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Sleep Regression in 2-Year-Olds

By HERWriter
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when sleep regression hits your 2-year-old Design Pics/PhotoSpin

Why is my 2-year-old not going to sleep?

Sleep regression is when your child, who has been sleeping well, suddenly and seemingly without warning, begins waking frequently at night and/or refusing to nap during the day. These regressions can last anywhere from two to six weeks, then return to normal patterns. (1)

Your two-year-old may be experiencing sleep regression for several reasons.

She’s awake longer during the day

Two-year-olds need an average of 12 hours of sleep in a 24-hour period, with 10 ½ to 11 of those hours being at night, and the remaining one and a half to two hours being in a single, usually, afternoon nap. (Mine actually preferred a late-morning nap.)

If your child get this average of 12 hours every day, you may see a pleasant attitude difference in your toddler. (2)

She’s experiencing separation anxiety

Separation anxiety peaks around 18 months, but can appear off and on until 5 or 6 years of age. (2) For two-year-olds, separation anxiety may actually be based on fear, such as being afraid of being left alone, or with people he doesn’t know.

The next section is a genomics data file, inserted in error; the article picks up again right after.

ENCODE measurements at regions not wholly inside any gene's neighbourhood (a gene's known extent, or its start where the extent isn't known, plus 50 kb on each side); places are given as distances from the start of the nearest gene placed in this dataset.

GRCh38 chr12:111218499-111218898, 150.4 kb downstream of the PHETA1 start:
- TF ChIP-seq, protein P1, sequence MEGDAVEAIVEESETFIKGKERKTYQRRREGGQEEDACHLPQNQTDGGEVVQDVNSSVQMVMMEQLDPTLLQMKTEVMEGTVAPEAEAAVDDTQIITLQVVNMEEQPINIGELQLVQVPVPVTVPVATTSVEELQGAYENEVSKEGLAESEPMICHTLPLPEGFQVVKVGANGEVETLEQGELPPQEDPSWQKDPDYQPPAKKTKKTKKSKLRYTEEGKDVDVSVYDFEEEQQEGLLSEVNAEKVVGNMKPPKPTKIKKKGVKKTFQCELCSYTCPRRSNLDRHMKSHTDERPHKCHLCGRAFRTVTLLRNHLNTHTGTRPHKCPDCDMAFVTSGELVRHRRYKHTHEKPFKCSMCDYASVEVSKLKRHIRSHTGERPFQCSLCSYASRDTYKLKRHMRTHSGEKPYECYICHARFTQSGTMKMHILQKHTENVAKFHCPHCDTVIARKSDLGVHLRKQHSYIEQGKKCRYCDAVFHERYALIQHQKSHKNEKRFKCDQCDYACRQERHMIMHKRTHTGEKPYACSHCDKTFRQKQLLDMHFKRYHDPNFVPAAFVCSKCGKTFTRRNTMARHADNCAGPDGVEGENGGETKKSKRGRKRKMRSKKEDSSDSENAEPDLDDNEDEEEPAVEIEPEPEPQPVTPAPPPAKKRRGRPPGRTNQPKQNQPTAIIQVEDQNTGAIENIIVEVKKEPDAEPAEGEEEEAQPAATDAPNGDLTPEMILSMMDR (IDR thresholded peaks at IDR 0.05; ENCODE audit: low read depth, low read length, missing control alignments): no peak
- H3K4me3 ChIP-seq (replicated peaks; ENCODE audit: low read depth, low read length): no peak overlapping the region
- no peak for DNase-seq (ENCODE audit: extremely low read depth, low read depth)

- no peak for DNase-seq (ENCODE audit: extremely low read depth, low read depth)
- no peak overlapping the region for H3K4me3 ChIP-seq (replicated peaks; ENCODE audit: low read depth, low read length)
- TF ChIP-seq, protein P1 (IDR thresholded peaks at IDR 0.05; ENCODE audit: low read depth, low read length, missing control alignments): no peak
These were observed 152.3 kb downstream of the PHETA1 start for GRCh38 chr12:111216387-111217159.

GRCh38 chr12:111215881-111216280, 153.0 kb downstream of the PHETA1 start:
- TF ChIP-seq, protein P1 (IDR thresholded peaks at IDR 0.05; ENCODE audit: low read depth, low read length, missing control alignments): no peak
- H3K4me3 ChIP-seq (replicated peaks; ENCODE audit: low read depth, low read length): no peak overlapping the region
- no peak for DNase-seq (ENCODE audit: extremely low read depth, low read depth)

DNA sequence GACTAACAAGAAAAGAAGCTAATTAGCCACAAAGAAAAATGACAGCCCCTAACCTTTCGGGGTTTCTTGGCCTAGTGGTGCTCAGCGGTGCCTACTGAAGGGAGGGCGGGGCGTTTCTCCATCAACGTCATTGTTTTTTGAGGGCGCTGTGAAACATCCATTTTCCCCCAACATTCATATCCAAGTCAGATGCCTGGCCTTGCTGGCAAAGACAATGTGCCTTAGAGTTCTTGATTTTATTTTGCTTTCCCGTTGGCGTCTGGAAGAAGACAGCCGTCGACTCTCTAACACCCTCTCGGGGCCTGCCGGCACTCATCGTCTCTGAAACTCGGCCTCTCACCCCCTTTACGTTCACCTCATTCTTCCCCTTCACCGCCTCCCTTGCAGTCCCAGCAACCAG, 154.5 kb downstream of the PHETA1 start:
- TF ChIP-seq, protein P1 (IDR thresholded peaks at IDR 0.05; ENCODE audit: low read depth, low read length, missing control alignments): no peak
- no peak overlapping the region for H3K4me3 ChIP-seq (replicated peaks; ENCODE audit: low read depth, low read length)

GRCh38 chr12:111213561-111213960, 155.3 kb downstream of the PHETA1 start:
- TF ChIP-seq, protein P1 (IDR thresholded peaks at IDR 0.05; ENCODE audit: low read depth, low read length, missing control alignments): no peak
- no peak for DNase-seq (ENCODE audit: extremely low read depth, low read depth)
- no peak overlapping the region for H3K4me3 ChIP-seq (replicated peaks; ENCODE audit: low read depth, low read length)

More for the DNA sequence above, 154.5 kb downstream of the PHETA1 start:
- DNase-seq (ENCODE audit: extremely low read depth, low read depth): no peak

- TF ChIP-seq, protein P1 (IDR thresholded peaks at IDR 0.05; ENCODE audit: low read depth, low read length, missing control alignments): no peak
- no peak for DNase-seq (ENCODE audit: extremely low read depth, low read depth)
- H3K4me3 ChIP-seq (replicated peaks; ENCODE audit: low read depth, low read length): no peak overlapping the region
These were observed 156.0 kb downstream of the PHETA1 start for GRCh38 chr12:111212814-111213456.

Many toddlers, however, simply don’t want to miss out on whatever they believe the rest of the family are doing after they’re put to bed. (2)

She’s suddenly stopped taking naps

Naptime resistance is a phase. Parents shouldn’t eliminate naptime altogether. Though each child is different, most children don’t completely give up their naps until 3 or 4 years of age. (2)

She’s going through a big transition at home or daycare

This could include many factors such as moving to a big girl bed, potty training, the arrival of a new sibling, a vacation, change in care provider.

She’s experiencing nighttime fears

It is around the age of 2 years that many toddlers begin to experience bad dreams, imagining monsters in the closet or under the bed, marking “a fundamental change in the way that your child processes the world around him.” (3)

What can I do to help us all get some sleep?

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We value and respect our HERWriters' experiences, but everyone is different. Many of our writers are speaking from personal experience, and what's worked for them may not work for you. Their articles are not a substitute for medical advice, although we hope you can gain knowledge from their insight.



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